Letter: We can’t wait 86 years to fix our roads

To the Editor:

November 4 is a critical day for our community. Tucked away at the bottom of the ballot – way below all of the races that dominate the headlines and the TV commercials is a simple question:

Will you support adding a one-cent sales tax, for up to eight years, to help fund $673 million in repairs and upgrades to Greenville County roads?

These road, bridge, and intersection improvements span every corner of our county. They will enhance safety by paving shoulders on dangerous rural roads, adding sidewalks so neighborhood children may walk to school, smoothing traffic flow by adding turn lanes and signals, and fixing many of our structurally deficient bridges.

If we wait for the state to do these projects, it will take more than 80 years (provided the DOT can do them on-time and under budget). We can do it in one-tenth that time simply by exercising our Constitutional right to local control. We can make our local political leaders accountable for the projects, not unelected bureaucrats in Columbia. Our citizens came up with a detailed plan of projects from which County Council cannot stray without repercussions. That’s the very definition of Home Rule.

Supporting the referendum is a broad coalition of community leaders, the Greenville Chamber of Commerce, and local residents just like you. We’ve united because we’re fed up with the condition of the roads and fed up with the inefficiency in Columbia. We’ve seen first-hand how a similar referendum in York County has revolutionized not only the roads, but economic development and job creation in their community. The residents liked it so much up there that they have reauthorized it twice by ever-growing margins (now topping 80 percent).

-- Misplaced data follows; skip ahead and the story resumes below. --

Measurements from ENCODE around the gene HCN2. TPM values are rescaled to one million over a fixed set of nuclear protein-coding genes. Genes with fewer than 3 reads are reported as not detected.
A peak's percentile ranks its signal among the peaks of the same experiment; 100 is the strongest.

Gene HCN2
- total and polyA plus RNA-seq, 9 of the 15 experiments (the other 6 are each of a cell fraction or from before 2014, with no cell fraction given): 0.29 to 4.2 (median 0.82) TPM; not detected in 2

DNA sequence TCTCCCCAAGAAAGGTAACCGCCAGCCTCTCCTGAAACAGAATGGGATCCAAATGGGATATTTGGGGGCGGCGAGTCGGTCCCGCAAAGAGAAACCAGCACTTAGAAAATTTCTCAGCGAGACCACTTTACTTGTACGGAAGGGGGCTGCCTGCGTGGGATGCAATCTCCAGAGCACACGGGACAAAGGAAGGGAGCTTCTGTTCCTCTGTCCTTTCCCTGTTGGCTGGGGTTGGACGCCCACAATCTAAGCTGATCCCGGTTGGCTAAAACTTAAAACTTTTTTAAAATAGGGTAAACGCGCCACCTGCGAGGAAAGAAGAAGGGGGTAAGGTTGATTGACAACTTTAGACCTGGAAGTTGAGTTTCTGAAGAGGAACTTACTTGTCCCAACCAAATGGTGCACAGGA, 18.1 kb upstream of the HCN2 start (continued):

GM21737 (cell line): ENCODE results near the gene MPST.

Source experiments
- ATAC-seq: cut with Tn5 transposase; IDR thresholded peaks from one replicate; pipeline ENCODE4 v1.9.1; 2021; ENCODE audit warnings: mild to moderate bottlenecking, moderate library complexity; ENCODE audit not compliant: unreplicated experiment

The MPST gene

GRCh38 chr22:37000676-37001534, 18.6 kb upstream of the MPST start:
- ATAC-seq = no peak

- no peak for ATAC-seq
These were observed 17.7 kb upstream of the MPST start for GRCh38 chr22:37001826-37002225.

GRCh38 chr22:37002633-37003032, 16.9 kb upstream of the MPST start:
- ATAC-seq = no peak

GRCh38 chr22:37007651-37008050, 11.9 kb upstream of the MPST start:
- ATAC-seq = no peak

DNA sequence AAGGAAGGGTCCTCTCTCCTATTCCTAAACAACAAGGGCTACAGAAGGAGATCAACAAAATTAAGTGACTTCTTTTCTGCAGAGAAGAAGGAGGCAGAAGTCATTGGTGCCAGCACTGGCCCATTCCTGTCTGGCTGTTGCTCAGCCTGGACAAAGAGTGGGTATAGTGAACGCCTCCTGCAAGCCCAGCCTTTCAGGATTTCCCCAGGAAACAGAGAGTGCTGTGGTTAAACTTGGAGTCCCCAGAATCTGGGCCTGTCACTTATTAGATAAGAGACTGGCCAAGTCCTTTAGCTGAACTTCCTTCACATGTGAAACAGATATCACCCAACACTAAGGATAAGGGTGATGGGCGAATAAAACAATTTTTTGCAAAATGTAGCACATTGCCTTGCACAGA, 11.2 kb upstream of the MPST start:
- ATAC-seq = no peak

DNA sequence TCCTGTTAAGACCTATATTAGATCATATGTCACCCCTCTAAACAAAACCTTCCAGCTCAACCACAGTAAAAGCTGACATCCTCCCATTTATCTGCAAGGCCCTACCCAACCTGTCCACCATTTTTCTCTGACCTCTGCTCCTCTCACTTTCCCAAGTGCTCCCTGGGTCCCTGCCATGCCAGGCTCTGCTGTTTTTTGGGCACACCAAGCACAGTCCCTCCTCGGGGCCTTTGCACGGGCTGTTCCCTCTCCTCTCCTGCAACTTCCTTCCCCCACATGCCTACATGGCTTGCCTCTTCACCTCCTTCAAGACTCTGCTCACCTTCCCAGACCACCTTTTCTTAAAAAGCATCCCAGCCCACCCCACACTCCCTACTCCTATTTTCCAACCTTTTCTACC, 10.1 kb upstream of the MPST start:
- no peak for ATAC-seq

Opposing the referendum is the same group led by a shadowy “Dr. No” and funded by out-of-state billionaires. These are the same folks who said “No” to the incentives that brought BMW, Boeing, and Michelin to our state, creating tens of thousands of jobs. They said “No” to ethics reform in the General Assembly last year. They said “No” to raising our lowest-in-the-nation cigarette tax. They said “No” to sweeping legislation that restructured our inefficient government last year.

“No” solutions are coming from that side. And despite their philosophical devotion to the local control, they don’t want us to have local control of our own road projects.

Decades of inattention means the needs for the roads across our state are so great that even if the General Assembly devoted the entire state budget to roads – shutting down our schools, closing hospitals, and throwing open the doors to our prisons – it would STILL take more than a decade to repair only our most deficient roads and bridges. The State House of Representatives took a positive step last month by creating a bi-partisan committee to propose solutions, but the state’s financial reality means sweeping, rapid solutions may not happen anytime soon, despite their best efforts.

The solution in Greenville is within our grasp. We humbly ask that you vote “Yes” on the referendum – the last question on the ballot in Greenville County – on November 4. By the end of the decade, our community will have better, safer roads that will directly lead to more economic development, fewer fatalities, and a thriving community.

Jason Zacher
Vice President, Public Policy
Upstate Chamber Coalition